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Report, 1994

Jordbearbetning i mörker : inverkan av harvning med ljustät övertäckning på ogräsuppkomsten

Börjesdotter, Desirée


Field experiments in Sweden and abroad during the last few years have shown that soil-disturbing operations such as seedbed preparation and sowing when carried out at night, reduced the subsequent emergence of weed seedlings, compared with the emergence after the same tillage operations in daylight. Earlier experiments at the Swedish University of Agricultural Sciences in Alnarp have shown that the number of weeds per m2 also decreases after cultivation in the daytime with a light-proof cover at the harrow. In the literary survey the possibility of amplifying the inhibiting effect on germination with an extra amount of dark red light (circa 735 nm) under the cover was investigated. The literary survey also contains one part about the effect of light on germination and one part about previous experiments of soil cultivation in darkness. The amount of dark red light required to reach an inhibiting effect is given in the literature with a great spectrum. During cultivation the seeds are exposed to the dark red light for only a short period of time. The lamp effect required under the cover will therefore be considerable, maybe as high as 70 kW m2. The conclusion is that with today's methods it will be hard, if not impossible, to obtain this high effect. Thus it is probably impossible to obtain an inhibiting effect on light-stimulated seeds with an extra amount of dark red light during cultivation. The purpose of the field experiments was to observe how light influences the weed emergence by carrying out the soil disturbance on different occasions, with and without a light-proof cover on the cultivator. I also wanted to study if a less light-proof cover than the one used by Ascard & Holmqvist (1993) could give a satisfactory effect and reduce weed emergence. Two field experiments were carried out on crop-free soil near Alnarp (55°39'N, l3°05'E) in the autumn of 1993. The harrowing was with and without a cover during the day and in twilight and with a cover approximately one hour after sunset. The experimental harrowings were carried out twice in each plot immediately after each other so as to correspond to a normal seed bed preparation. For economical reasons no crop was sown in the experiments. In the first experiment a simple cover made of tarpaulin was hung over the implement. In the second experiment the cover was elaborately made of two layers of black fibre mat, the same as in Ascard & Holmqvist (1994) Light measurements were made under the cover before every treatment. The insolation was measured continuously from the first to the last treatment. In the first experiment all weeds that emerged after the experimental cultivation two months before were recorded. In the second experiment the emerged weeds were recorded both one and two months after cultivation. In the later the weed species also were determined. In both experiments most weeds appeared after soil disturbance during the daytime without cover. Harrowing in the daytime with cover of tarpaulin gave a reduction of emerged weeds with 23% and with a cover of black fibre mat the reduction was 8% compared with cultivation in the daytime without a cover. The differences were not significant. Harrowing in twilight without a cover decreased the emergence of weeds in both of the field experiments compared with cultivation in twilight without cover. The differences were not significant and they were probably the result of a higher level of light when the cultivations were carried out without a cover while it was performed before the one with cover. In the experiments with a tarpaulin there were no significant differences of the weed emergence between the different treatments. Although all tree cultivations with a cover showed a lowered emergence of weeds compared with the harrowing in the daytime without a cover. In the experiment with black fibre mat harrowing at night decreased the emergence of weeds significantly compared with harrowing during the daytime without a cover, both one and two months after treatment. After one month the reduction was 25% and after two it was 20%. The relatively small reduction of weeds in my experiments can possibly be explained by the fact that the treatment was carried out in the autumn. In the experiment with the black fibre mat there was a connection between a reduced number of weeds and a low level of light. To make this connection more clear a light measuring equipment with higher sensitivity than the one used in this experiment is needed. In the literary survey and through my own calculations I studied whether an increased amount of germination-inhibiting dark red radiation (circa 735 nm) under the cover compared with germination-stimulating red radiation (circa 665 nm) could reduce the emerged number of weeds.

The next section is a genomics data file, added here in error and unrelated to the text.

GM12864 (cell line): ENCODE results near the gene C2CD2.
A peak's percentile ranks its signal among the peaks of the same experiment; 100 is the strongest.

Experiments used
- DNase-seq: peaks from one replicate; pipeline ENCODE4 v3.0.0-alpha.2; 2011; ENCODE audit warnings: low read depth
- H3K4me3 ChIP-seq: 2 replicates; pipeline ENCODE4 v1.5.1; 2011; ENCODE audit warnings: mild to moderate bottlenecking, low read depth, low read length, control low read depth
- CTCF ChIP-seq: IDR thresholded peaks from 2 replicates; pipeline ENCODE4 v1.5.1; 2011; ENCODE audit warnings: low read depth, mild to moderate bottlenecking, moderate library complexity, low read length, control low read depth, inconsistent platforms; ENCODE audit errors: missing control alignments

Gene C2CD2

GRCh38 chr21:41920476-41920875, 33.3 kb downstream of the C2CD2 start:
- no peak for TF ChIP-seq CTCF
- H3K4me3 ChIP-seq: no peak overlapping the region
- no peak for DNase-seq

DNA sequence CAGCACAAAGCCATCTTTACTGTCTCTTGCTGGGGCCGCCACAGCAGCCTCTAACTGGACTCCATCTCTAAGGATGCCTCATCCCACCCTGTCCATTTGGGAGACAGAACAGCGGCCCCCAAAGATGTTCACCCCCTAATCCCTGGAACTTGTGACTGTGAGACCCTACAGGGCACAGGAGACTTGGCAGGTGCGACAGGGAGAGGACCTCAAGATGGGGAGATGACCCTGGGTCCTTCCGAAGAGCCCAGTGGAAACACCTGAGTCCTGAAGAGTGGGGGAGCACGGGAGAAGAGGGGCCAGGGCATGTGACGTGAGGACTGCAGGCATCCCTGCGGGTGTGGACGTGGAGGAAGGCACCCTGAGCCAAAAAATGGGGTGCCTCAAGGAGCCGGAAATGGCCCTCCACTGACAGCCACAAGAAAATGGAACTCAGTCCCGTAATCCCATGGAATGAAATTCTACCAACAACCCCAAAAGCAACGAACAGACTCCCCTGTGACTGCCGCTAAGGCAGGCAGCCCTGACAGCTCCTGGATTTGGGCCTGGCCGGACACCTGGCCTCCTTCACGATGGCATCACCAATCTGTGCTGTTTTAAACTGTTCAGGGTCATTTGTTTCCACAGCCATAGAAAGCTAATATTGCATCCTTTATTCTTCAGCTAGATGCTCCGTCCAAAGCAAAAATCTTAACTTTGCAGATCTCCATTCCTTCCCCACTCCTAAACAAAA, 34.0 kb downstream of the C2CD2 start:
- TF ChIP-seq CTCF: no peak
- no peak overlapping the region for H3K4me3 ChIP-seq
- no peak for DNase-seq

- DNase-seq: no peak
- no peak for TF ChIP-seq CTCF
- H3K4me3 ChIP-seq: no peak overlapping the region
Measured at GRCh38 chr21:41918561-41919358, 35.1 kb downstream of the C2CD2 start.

mörkerharvning; miljövänlig; ogräsbekämpning; frö; groning; fytokrom; ljus

Published in

Rapport - Sveriges lantbruksuniversitet, Institutionen för lantbruksteknik
Publisher: Institutionen för lantbruksteknik, Sveriges lantbruksuniversitet

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